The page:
Talking about Rahul’s comeback making headlines, former union minister and senior party leader Salman Khurshid said, “He is there and has always been there. In fact Rahul Gandhi has always been a very active vice president. It is just that unfortunately the media wanted to paint him in a certain colour and now the media has got tired of doing that. This little break seems to have worked, because the media now is giving him a chance. They are giving him space which is good because he has always been very active. There are certain areas where he has laid priorities like the issue of farmer’ lands, young people and he is doing it in his own style.”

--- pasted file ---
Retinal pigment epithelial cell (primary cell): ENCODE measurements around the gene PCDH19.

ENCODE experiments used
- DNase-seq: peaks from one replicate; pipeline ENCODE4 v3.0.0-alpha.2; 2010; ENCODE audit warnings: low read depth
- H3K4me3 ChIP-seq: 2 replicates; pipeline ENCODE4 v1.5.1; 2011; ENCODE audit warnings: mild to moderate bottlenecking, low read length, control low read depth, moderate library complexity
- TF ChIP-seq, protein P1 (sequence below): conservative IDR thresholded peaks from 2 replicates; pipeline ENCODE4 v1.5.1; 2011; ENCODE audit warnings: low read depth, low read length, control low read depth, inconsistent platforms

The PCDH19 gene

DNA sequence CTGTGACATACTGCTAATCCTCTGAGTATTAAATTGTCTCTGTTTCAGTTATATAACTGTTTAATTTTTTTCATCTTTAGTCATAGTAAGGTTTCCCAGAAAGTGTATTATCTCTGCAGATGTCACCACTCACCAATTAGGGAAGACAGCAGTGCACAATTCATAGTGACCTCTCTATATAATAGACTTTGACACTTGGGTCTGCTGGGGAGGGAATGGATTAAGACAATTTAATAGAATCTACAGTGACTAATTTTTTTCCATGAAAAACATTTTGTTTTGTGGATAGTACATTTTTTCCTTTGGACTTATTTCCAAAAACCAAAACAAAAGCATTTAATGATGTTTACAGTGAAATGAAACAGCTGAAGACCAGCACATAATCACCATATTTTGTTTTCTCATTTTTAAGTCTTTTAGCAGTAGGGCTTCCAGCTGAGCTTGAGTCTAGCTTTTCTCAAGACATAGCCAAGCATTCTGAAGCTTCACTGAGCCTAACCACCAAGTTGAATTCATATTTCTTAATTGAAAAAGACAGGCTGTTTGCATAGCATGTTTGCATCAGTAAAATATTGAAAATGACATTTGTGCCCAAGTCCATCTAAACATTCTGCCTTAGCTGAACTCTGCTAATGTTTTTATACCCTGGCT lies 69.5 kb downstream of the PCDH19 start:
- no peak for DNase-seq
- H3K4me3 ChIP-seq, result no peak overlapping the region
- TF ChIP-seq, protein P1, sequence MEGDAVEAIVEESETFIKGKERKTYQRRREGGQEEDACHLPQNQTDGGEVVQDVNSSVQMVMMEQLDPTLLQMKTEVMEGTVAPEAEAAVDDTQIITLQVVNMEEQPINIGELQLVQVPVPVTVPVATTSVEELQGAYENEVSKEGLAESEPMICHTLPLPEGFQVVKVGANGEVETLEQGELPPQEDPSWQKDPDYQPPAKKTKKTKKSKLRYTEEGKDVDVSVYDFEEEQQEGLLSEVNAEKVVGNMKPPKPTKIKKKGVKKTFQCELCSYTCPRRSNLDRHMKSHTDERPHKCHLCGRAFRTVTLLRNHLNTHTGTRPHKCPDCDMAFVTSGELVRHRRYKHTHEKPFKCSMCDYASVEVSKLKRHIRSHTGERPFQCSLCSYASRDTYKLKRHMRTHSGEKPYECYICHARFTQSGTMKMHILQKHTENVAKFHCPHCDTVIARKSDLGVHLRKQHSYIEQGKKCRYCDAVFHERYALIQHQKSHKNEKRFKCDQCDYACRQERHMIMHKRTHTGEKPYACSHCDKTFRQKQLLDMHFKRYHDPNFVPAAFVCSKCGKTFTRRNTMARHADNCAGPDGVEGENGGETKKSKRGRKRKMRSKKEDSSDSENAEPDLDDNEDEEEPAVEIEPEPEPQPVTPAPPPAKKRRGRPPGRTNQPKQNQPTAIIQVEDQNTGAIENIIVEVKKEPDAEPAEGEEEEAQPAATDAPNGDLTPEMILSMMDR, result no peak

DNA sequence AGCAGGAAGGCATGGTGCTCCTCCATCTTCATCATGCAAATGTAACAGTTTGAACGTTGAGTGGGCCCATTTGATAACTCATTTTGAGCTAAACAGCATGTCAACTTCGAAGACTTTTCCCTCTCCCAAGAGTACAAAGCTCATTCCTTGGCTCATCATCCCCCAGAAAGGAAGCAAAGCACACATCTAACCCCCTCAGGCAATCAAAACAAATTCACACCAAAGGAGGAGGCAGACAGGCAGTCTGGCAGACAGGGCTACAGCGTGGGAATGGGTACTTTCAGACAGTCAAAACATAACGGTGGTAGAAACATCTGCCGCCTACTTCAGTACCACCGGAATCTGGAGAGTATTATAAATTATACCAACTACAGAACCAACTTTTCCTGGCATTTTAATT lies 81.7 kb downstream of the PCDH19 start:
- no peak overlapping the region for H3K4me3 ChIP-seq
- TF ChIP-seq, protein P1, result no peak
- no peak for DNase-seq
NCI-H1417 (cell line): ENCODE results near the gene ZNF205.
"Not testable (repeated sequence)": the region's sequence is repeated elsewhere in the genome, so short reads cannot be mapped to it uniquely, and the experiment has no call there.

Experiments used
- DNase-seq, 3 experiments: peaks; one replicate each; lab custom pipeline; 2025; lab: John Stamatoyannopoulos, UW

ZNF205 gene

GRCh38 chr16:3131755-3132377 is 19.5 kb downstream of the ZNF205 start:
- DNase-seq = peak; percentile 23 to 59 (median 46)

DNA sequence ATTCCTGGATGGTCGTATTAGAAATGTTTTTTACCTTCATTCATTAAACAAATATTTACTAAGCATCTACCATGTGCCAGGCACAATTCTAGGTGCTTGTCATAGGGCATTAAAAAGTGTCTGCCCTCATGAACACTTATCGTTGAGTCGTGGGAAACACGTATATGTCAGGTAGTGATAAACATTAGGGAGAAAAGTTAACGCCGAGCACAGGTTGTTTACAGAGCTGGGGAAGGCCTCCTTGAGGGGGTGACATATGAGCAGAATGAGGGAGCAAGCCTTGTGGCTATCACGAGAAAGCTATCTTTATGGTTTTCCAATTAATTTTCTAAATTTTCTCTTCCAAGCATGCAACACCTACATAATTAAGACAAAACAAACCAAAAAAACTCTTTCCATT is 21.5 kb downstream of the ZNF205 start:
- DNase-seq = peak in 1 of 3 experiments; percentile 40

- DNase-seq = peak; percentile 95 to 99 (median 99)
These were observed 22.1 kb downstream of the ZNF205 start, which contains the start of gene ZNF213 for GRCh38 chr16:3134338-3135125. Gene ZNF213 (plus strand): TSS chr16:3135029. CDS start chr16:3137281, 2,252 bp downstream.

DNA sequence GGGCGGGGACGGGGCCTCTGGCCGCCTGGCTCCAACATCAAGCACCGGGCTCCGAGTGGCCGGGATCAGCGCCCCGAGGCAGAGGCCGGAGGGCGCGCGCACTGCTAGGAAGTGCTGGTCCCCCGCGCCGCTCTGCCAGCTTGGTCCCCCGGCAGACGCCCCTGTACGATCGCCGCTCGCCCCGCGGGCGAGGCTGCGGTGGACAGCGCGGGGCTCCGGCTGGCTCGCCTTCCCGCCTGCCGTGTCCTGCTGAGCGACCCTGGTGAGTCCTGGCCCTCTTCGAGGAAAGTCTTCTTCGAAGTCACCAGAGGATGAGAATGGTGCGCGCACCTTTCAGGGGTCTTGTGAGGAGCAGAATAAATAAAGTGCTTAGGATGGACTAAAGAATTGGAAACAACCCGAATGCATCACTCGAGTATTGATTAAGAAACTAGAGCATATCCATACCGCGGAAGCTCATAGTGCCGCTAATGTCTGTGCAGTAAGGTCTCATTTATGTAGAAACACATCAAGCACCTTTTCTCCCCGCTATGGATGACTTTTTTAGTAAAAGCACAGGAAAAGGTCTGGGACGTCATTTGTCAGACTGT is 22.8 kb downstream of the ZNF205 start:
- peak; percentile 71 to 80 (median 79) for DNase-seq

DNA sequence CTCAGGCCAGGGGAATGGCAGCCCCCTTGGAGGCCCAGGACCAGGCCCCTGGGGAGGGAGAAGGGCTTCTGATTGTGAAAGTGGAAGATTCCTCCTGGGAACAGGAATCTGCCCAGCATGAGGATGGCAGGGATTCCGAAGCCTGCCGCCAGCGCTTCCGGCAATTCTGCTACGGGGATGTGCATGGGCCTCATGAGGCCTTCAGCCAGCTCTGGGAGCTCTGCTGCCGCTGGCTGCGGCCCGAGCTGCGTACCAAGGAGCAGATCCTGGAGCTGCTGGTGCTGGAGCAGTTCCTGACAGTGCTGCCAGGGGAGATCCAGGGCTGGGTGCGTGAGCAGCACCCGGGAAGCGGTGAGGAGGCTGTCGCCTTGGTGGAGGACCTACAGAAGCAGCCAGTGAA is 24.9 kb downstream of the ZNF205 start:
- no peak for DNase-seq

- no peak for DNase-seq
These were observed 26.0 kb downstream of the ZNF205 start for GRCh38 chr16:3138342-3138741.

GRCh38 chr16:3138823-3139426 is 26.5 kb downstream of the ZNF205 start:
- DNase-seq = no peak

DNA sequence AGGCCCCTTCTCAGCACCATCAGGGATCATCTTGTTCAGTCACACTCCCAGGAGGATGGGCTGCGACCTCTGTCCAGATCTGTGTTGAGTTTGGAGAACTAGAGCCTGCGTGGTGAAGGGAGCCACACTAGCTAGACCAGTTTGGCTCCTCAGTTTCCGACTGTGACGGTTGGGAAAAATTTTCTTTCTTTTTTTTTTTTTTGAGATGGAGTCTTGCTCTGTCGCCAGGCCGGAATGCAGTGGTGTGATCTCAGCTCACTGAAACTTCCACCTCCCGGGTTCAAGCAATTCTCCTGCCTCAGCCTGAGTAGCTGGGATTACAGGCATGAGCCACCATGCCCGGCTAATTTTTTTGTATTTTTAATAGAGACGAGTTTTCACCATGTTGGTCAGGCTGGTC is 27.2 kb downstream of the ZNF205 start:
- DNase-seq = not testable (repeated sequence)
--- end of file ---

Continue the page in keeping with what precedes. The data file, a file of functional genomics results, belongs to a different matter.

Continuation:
What about Rahul taking over as party’s President? “I don’t give any response to this as Soniaji is my President, Rahul is my Vice President and Manmohan Singh is the third part of our leadership. When they take a call we will respond. It is not for us to speculate when and how it will happen as this will just add to unnecessary gossip. All of them are doing their job along with our leaders. They have our unflinching support. The decision about generational change must be left to the leadership and we will join in once the leadership takes the final call.”

On record, this is essentially what the Congress leaders have mostly said. Echoing similar sentiments as Khurshid’s, his party colleague Anand Sharma explained, “This is a needless speculation. The Congress is traditionally the oldest political party of India which is pan Indian and representative of India’s rich diversity. It has remained vibrant till this time because it has ensured the infusion of fresh blood through transitions and space for the younger leadership to grow. Therefore there was definitely a reason that a collective decision was taken in January 2012 at the AICC session in Jaipur.”